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Returning Angel.

In the spring of last year I went to a party for the presentation of book prize. There I was introduced to Salley Vickers, who told me that she had just written a book called Miss Garnet's Angel. I smiled and nodded as one does on these occasions: "I hope that you get it published."

"It has been already," she answered, "by HarperCollins."
Being the administrator of The Booker Prize, I keep a close eye on what is happening in serious fiction. Three days later a copy of Vickers's book turned up. When I read it, I was swept away. It was quite outstandingly brilliant.

I persuaded my partner to read it, and he and his colleagues at John Sandoe Books, a small independent shop in Chelsea, West London, all shared my enthusiasm. They took it into stock, and in a short time it had sold 600 copies. Soon after Hatchards disposed of 1,500 copies and the word was spreading fast.

Various papers reviewed the book, and the New Statesman named it Book of the Year. Within months there was an American edition published, then the paperback. It became a bestseller by recommendation rather than marketing.

Many authors find the second novel that they write much more difficult than the first, and this is particularly true when the first one has been a great success. Consequently, those of us who enjoyed Vickers's first novel were waiting for its successor with great anticipation. Now, in the shape of Instances of the number 3 it has arrived.

One of the great pluses of the first book was the quality of the writing. The Times reported that: "Vickers writes like a haunted angel". And this is equally true of her new book. The reader glides through it effortlessly. The plot is simple, yet has an amazing amount of narrative power. As in real life, there is always something behind a particular character or action that is hinted at rather than crudely stated.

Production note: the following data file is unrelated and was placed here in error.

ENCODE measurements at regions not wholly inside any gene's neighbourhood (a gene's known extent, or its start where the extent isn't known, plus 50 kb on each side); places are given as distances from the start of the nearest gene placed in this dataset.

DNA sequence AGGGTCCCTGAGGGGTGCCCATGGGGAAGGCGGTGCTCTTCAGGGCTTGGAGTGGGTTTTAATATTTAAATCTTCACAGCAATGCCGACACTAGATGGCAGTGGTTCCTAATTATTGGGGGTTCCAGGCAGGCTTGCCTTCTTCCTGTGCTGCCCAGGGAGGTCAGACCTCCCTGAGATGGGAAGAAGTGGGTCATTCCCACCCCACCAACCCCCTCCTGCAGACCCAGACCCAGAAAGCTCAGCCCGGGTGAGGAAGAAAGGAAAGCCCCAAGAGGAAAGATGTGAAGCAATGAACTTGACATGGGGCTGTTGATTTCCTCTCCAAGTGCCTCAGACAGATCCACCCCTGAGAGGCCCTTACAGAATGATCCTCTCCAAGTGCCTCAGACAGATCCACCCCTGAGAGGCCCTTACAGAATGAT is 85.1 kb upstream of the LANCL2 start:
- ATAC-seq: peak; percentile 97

Bridget Hansome is married to Peter, who is killed in a motor accident early in the story. She is a dealer in antiques who buys most of her objects in France. During her absences Peter had an affair with Frances, who was introduced to him by a knowing sort of neighbour, Mickey.

Gradually from Peter's death onwards, Bridget learns the extent of the affair, but also how determined he was to remain committed to their marriage. She is initially surprised by this, "but then she herself, she had often speculated, was no more than a dramatic construction made up of fleeting feelings, idle introspections, vain wonderings- glimpses in the 'glass of fashion'."

Bridget and Frances meet and become uneasy allies. Early in the relationship Bridget says to her new friend: "A person- I expect you know this- isn't only flesh and blood. A person exists inside one, informing one's state of mind. There were whole weeks that Peter and I were apart - of course, you know that too! - So my system hasn't got the habit the difference. I keep expecting to come home and find him there. And when I don't, when I walk in and everything is as I left it, my system just thinks: 'Oh well, he'll be along later, what's all the fuss about?'"

There are many subtle twists when Zahin, who knew Peter and Frances, turns up at Bridget's house and infiltrates himself as a lodger, cleaner and then a much more important character than had seemed likely.

It is a wonderful thing when you have made a small contribution to the success of a book and it takes off in a big way. Inevitably I opened Instances of the number 3 with some concern that Vickers would not be able or ready to match the brilliance of her first book. I need not have worried. The quality of her second novel confirms that she will have a long and outstanding career in writing.

Martyn Goff, Play Magazine, The Times, 11-17 August 2001,

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